Lined drawstring knitting project bags

I have made a bunch of project bags for myself recently, and I’d like to share my method. I’m getting a lot of comments on them on instagram, so here’s how to make one (or a bunch!) for yourself and your knitting friends.

It’s my preferred style of project bag – a boxy lined drawstring pouch. I like a sturdy bag that stands up by itself, so I recommend using iron on interfacing.

To confess, I’m pretty lousy at sowing, so if I can sow a project bag, so can you. If the edges are a bit uneven, don’t sweat it, it’ll be fine. I try to cut fabric and stitch it as best as I can, but hey, if the seams don’t match up perfectly, who cares? The cheerful fabric will make up for any mistakes 🙂

First, gather you stash of Anna Maria Horner quilting cotton fabrics.

you’ll also need:

coordinating cotton thread

shears or a rotary cutter
water soluble pen or chalk
iron-on interfacing, medium thickness
paracord or ribbon
large safety pin
Use a seam allowance of 0.5cm or so throughout.
Look at the fabrics for a while, then reluctantly choose only 3 that sort of go together. We’ll need 2 exterior fabrics and one lining fabric. Iron well, it really helps.
Cut the following pieces:

Exterior main fabric:
1 piece: 36cmx27cm

Exterior accent fabric:
2 pieces: 13cmx27cm

Lining fabric:
2 pieces: 35cmx27cm

Arrange the fabrics as such:
Where the accent fabric meets lining is the top of the bag, arrange any directional prints accordingly. Pin (right sides together) and sew your pieces, to create one large strip.



Cut your iron-on interfacing to match the strip of fabric you have just created. I like to press my seams to one side and iron the interfacing on afterwards. The seams are less bulky this way.
You don’t have to have one large piece of interfacing, few smaller pieces will do too.
Trim off excess interfacing. I always seem to have excess bits on the sides.


Fold your strip in half, right sides together. Try to match up seams as best as you can (I pin it at the seams). We’ll be leaving about 10cm open in the centre at the lining end for turning later.
On the exterior accent piece on both sides, measure and mark 1cm from the stitching and then 3 cm – this is where the drawstring will be, positioned closer to the lining side/top of the bag. These two small sections will remain unsewn.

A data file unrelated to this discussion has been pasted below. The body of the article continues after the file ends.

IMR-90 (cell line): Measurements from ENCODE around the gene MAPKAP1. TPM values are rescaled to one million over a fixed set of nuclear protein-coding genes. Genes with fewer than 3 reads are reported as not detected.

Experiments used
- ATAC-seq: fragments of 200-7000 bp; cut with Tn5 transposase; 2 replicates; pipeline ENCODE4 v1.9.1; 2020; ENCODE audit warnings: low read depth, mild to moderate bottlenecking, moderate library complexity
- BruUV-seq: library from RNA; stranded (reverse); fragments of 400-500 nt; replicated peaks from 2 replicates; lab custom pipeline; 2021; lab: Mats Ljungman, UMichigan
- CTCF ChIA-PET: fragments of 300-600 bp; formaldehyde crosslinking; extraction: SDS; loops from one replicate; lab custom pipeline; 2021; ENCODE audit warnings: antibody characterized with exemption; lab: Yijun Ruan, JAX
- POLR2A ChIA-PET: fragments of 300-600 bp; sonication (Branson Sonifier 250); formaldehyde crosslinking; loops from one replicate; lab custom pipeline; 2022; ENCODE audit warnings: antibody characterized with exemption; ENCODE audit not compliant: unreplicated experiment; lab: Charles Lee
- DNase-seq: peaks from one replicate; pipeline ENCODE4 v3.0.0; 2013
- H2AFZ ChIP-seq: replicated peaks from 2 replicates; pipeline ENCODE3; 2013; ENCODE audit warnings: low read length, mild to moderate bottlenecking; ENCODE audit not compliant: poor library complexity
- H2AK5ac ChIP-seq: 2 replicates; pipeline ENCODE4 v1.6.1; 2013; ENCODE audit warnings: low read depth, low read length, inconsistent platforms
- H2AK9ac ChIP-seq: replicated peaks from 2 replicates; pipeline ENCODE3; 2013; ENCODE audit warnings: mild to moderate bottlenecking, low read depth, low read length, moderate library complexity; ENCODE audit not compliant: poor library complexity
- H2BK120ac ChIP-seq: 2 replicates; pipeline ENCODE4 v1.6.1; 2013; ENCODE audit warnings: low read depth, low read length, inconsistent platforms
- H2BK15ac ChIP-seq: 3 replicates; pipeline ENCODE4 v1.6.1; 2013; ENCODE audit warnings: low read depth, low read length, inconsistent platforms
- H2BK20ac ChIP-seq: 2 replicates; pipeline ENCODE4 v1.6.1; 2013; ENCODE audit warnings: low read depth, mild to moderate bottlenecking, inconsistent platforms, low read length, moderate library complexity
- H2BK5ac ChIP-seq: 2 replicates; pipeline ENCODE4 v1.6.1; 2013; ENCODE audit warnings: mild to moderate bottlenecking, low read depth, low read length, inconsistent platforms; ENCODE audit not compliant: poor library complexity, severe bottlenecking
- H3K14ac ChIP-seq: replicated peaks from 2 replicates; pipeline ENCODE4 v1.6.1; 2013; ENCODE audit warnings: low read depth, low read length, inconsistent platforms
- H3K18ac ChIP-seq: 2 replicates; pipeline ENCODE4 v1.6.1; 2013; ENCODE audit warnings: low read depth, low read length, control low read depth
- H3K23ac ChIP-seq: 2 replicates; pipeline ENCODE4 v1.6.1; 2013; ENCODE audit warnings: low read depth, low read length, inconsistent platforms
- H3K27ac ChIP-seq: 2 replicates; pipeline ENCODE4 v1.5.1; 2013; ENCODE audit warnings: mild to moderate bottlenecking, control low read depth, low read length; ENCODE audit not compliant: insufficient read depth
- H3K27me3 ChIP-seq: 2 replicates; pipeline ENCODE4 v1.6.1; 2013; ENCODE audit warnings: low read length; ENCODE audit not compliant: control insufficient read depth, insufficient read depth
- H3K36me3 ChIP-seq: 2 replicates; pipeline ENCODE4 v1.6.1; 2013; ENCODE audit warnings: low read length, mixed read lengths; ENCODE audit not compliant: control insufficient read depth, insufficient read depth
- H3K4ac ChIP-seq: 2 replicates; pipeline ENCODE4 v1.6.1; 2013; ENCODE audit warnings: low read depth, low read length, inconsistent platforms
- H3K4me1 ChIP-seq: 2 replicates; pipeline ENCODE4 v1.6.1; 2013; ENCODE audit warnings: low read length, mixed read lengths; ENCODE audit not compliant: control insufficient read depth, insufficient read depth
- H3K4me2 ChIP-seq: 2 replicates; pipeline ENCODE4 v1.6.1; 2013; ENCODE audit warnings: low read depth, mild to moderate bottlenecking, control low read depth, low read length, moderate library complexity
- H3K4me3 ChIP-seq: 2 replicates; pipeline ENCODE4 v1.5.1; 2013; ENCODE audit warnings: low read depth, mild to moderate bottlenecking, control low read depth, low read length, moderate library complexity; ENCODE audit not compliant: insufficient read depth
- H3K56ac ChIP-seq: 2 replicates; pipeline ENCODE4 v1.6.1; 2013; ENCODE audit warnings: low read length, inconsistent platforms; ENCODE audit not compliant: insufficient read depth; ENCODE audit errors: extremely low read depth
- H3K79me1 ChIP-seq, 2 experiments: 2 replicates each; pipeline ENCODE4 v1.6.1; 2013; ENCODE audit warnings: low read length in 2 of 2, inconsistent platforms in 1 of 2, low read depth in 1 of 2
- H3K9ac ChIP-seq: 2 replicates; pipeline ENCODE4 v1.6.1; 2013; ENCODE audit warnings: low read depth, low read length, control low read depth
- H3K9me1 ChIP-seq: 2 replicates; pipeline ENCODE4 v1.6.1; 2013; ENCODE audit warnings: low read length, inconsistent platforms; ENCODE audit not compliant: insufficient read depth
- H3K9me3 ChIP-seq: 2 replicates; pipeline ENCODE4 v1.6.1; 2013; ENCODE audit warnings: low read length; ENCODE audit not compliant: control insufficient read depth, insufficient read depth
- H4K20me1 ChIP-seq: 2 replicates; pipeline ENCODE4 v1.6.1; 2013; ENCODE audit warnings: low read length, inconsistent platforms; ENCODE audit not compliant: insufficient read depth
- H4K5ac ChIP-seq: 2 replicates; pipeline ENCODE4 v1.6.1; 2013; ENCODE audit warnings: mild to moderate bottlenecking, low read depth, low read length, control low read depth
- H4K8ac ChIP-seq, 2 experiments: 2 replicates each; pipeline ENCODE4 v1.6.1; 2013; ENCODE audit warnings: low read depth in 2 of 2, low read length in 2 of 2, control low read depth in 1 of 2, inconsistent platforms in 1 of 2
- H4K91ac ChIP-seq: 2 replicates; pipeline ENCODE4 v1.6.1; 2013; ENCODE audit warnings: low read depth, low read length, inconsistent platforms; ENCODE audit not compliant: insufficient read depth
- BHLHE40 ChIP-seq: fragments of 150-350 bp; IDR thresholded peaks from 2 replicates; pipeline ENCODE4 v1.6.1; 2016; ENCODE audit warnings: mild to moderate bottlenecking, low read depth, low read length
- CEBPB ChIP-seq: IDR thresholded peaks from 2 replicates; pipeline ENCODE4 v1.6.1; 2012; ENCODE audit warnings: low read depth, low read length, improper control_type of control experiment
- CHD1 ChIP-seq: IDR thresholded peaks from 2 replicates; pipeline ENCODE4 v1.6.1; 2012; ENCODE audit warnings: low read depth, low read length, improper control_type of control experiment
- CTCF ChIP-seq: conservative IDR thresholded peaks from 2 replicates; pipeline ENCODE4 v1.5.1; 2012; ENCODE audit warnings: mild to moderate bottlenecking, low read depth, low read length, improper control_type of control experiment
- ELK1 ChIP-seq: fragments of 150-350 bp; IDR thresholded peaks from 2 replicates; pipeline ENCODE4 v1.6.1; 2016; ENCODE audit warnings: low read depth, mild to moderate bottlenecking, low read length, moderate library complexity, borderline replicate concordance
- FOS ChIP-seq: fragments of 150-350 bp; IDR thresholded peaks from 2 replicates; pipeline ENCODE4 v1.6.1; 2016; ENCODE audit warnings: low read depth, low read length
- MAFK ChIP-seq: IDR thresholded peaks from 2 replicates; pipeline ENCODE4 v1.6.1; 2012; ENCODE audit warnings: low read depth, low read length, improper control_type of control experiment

Sew along the three open sides, leaving the two small sections and the 10cm on the bottom of the bag open. Backstitch when you start and stop.


Now we need to box off the corners to create a flat base. Measure and mark 5.5cm from both ends of the bag (5.5cm from the exterior main end, and lining end seam). Draw a line across, on both sides and on the back.


Now wiggle the corner apart, flatten the corner and match up the seams.


Find the line that you marked and line it up. Sew across the line, backstitching the ends and at the middle.



Trim excess fabric.

Repeat for all four corners.

Turn your bag inside our through the bottom opening.
Iron it a bit and press the lining opening under 0.5cm, and using teeny tiny seam allowance stitch the lining opening together.
Nestle the lining into the exterior and push the corners out. The lining is a bit bigger than the exterior, so there should be lining fabric peeking out at the top! Iron as flat as possible.
Find the 2cm opening that we left on both sides of the bag. Mark 1cm from the top seam and 3cm from the top seam. Draw a line all around the bag with chalk or water soluble pen if you wish to (I eyeballed it).

Topstitch all the way around the bag, creating a channel where the drawstring will be. Backstitch at the start and finish.
(To topstitch, I just use a longer stitch)

Bam! Sewing done.
Cut 2 lengths of your string or ribbon or paracord, approximately three times as long as the bag is wide.
If using paracord, you can melt the ends with a lighter a bit to prevent fraying.
Push a safety pin through one end of the paracord, insert it into one of the side openings, push it through the channel all the way around (don’t come out at the other opening), pull it out of the opening where you started and knot it. Repeat for the other paracord starting at the other side opening.

This way the bag will stay closed when you pull on both sides of the paracord simultaneously.


This project bag is small/medium, but you can vary the sizes easily, just keep the proportions similar.

Hope you make some, and let me know how it went 🙂 You can comment here or tag me on instagram as @hedgehogfibres
Happy sewing!

7 thoughts on “Lined drawstring knitting project bags

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